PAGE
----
Team of students provides key support at Little League Baseball World Series

Four interns selected specifically to help during the Little League Baseball World Series — Will Desautelle, Remy Daron, Nicole Ambruch and Sammy Blackburn, left to right — are part of an even bigger group of Penn State students assisting with or covering the event. Credit: Penn StateCreative Commons

(Editor's Note: This is the 13th in a series of articles about Donald P. Bellisario College of Communications students completing summer internships.)

UNIVERSITY PARK, Pa. — Along with players on 16 teams from around the globe, the Little League Baseball World Series continues this week with the help of a team of students from the Donald P. Bellisario College of Communications.

As part of an inaugural partnership with Little League, several students are working on site in Williamsport to prepare and present the 10-day event that attracts more than 100,000 viewers in person and millions more on television.

Nicole Ambruch, Sammy Blackburn and Remy Daron started their internships in July by editing videos and creating highlight packages from Little League’s regional tournaments. Those videos were shared online, on the Little League app, and even in the stadium during game day at the World Series.

“It was an appealing opportunity because of the editing,” said Daron, a senior film-video major. “Sometimes a lot of those kinds of things are not available. When the World Series began and we got out of the office, we got more hands on with cameras in the stadium and for the video boards. That’s been great, too.”

Like Daron, fellow seniors Ambruch and Blackburn have worked almost exclusively on camera operations and highlights. Each previously attended the World Series as a fan, and each has embraced the opportunity to help produce the event.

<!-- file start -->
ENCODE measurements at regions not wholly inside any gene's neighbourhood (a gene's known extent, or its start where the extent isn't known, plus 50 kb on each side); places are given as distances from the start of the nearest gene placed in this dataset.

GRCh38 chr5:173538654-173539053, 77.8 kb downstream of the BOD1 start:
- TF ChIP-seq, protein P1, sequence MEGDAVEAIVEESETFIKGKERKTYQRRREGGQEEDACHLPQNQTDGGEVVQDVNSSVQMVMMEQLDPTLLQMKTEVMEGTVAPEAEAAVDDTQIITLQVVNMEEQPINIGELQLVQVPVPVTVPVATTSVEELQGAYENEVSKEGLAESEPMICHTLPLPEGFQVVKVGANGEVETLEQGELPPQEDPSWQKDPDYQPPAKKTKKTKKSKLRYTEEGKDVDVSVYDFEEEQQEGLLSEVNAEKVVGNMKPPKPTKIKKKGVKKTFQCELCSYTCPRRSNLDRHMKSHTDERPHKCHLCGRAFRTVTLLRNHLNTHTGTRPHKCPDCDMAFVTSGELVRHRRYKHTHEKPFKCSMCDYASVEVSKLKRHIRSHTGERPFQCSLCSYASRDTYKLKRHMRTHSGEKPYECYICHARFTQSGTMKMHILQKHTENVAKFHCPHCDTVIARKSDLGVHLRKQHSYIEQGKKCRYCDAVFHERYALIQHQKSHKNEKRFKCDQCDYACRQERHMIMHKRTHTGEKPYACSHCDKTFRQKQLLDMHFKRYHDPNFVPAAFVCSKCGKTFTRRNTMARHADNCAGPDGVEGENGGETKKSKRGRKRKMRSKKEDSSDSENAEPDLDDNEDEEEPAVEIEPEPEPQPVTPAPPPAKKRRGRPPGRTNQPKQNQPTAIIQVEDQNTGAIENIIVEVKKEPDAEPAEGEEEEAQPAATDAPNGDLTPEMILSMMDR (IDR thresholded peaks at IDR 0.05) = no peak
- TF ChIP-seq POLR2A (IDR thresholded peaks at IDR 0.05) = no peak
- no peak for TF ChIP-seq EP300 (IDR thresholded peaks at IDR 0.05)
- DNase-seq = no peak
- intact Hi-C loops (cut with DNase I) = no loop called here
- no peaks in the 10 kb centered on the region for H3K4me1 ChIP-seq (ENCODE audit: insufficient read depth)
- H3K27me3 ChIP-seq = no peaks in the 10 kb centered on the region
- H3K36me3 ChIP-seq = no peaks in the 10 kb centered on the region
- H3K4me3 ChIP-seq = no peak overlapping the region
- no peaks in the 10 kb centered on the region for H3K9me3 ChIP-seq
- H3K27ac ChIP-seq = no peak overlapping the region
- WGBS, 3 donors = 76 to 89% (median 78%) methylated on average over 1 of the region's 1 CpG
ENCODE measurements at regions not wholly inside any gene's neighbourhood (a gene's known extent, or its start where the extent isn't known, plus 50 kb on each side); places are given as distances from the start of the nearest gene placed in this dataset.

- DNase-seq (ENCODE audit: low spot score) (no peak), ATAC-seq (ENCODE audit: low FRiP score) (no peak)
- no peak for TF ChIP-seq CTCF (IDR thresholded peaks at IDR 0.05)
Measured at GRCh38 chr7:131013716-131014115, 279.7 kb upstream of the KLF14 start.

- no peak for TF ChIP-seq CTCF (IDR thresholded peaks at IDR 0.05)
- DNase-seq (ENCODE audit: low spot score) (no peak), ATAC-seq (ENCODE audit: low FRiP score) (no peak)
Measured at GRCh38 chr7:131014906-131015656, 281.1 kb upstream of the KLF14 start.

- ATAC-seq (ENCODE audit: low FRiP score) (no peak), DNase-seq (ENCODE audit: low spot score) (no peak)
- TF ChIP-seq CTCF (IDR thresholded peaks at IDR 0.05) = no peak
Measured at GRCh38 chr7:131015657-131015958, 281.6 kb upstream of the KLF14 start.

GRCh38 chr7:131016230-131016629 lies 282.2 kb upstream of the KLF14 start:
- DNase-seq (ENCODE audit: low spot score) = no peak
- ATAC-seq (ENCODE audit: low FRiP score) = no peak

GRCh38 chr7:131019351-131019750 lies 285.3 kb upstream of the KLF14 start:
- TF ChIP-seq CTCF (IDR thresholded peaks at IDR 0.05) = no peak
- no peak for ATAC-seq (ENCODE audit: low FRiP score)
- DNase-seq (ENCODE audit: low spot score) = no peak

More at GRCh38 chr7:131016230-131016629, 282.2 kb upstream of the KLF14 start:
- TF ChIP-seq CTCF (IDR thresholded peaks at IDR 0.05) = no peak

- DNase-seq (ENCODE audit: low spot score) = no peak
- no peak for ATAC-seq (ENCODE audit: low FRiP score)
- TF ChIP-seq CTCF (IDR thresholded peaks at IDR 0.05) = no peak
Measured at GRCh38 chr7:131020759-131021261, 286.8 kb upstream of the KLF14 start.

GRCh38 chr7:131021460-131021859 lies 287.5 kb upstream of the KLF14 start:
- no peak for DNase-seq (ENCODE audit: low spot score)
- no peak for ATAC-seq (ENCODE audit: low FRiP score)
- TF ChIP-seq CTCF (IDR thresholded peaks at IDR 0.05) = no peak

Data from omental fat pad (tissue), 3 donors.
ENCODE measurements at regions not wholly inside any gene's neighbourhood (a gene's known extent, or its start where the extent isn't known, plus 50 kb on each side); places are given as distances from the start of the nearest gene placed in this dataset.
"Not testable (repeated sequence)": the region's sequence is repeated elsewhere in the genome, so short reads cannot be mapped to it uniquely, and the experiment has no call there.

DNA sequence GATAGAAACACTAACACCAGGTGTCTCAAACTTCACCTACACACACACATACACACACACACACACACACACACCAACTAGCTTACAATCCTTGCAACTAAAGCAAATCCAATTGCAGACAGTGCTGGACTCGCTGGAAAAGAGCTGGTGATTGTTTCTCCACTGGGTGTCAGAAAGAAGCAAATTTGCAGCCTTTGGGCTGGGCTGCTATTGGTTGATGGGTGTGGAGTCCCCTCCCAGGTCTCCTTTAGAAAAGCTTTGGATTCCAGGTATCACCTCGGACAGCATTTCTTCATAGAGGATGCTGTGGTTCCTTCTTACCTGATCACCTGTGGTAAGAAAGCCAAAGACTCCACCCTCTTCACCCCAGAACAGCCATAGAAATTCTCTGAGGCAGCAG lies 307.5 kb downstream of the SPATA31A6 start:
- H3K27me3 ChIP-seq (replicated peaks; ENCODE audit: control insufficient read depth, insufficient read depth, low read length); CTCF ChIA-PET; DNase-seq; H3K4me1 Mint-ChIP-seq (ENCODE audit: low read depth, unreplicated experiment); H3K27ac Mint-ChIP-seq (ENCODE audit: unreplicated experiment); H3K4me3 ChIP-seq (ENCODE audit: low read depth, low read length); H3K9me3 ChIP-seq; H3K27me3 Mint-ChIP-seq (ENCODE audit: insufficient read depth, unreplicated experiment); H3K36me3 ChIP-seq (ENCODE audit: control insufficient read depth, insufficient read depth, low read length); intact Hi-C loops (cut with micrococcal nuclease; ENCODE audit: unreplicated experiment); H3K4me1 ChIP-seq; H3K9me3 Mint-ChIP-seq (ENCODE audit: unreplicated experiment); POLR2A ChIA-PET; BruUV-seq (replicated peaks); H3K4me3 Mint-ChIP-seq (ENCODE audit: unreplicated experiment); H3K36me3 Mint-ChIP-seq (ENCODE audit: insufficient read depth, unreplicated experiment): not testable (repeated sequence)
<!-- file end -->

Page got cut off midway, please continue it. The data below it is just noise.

“It just feels like we’ve been able to help enhance the entertainment piece, and enjoyment, for fans,” said Blackburn, a broadcast journalism major. “Working behind the scenes like that has given me an appreciation of the kinds of things that are possible once I graduate. The people we work with at Little League have been super.”

Ambruch worked at the Little League Baseball World Series in a similar role last season and returned this year with more experience and familiarity.

“Knowing what to expect has made me better at getting what our producers want,” she said. “In that way, I think it’s made the whole event a little better. This is a fun, special event, and playing a small role in it has been great.”

While Daron, Ambruch and Blackburn started in July, a fourth intern specifically for the World Series joined them the day before the event began. Senior journalism major Will Desautelle worked most of the summer as an intern at WJLA-TV, the ABC affiliate in Washington, D.C.

Since the Little League World Series started, though, he has been writing stories for Little League’s website and related outlets.

He live-tweets from games and has written feature stories about subjects such as the first female tandem of team hosts for the tournament, and an umpire and his wife from Hawaii who made leis for all of the teams at the event.

“It’s a great mix,” he said. “It’s practical experience at a special event. It’s just been a wonderful opportunity.”

Those four students are just part of an even bigger Penn State team. Two other students from the Bellisario College, Dylan Jacobs and Erin Rush, earned summer-long internships with Little League where they’ve focused on digital media and media relations, respectively.

Also, in a separate effort, students from the John Curley Center for Sports Journalism have provided content for The Associated Press during the World Series. Writers David Eckert and Tyler King have covered the games and written feature stories, while photographer James Leavy has captured images of the action. Their work has been picked up by Associated Press news outlets across the country and beyond.

Action at the Little League Baseball World Series continues with two games each on Wednesday, Thursday and Saturday this week, leading to the championship game on Sunday, Aug. 25.

All of the students work until Sunday, and will return to the University Park campus that evening for the start of classes Monday.

“We’ll be working right up until it’s time to come back, but it’s been a great experience,” Daron said.

Last Updated June 02, 2021